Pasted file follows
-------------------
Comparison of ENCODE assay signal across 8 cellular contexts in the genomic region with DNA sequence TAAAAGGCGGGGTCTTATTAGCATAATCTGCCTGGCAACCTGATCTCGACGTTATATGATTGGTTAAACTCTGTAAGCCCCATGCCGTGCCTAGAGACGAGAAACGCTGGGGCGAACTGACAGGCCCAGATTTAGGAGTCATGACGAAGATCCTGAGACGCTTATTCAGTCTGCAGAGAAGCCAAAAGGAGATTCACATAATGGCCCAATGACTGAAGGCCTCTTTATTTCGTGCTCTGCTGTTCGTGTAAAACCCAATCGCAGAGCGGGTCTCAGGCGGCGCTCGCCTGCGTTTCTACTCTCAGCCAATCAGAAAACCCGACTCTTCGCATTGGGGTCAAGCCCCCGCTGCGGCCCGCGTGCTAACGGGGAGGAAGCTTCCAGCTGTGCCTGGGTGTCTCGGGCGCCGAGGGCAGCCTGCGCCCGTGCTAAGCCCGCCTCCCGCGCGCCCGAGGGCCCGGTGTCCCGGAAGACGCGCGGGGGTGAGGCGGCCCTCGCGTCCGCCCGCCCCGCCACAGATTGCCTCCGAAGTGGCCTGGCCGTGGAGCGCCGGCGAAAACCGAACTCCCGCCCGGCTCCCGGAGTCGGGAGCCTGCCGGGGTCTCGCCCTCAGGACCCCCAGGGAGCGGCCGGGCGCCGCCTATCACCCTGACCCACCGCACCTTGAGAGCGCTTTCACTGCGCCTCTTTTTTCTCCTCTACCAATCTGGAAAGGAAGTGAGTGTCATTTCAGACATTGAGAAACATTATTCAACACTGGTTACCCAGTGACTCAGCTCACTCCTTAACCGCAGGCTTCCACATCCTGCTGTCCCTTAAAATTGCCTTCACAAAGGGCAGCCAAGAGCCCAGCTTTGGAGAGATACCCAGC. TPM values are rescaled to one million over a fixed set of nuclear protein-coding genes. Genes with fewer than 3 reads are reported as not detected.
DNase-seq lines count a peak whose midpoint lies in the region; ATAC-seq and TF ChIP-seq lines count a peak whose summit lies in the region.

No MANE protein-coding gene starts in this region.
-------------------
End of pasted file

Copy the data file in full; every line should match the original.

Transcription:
Comparison of ENCODE assay signal across 8 cellular contexts in the genomic region with DNA sequence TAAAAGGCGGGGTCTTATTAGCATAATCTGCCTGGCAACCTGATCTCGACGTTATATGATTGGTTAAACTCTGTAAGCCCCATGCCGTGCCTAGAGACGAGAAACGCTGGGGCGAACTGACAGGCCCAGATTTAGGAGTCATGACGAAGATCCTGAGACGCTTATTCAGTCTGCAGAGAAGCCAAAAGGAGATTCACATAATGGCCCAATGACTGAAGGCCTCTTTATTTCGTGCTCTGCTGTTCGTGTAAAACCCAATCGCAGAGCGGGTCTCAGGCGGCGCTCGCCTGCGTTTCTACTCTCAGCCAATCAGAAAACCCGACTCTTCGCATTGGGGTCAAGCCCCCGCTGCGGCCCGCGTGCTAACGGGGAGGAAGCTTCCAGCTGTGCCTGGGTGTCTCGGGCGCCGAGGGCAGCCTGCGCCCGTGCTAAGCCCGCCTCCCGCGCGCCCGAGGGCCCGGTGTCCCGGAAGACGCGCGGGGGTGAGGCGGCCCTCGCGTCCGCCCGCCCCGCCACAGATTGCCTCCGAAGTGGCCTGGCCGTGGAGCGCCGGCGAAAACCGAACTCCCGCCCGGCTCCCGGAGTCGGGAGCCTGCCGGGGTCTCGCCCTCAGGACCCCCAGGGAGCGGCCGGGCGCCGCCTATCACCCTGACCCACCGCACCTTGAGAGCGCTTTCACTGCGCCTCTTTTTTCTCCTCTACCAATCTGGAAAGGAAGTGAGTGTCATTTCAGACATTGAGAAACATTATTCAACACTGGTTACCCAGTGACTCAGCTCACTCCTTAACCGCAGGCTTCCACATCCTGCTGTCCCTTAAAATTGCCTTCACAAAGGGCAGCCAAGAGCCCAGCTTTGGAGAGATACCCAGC. TPM values are rescaled to one million over a fixed set of nuclear protein-coding genes. Genes with fewer than 3 reads are reported as not detected.
DNase-seq lines count a peak whose midpoint lies in the region; ATAC-seq and TF ChIP-seq lines count a peak whose summit lies in the region.

No MANE protein-coding gene starts in this region.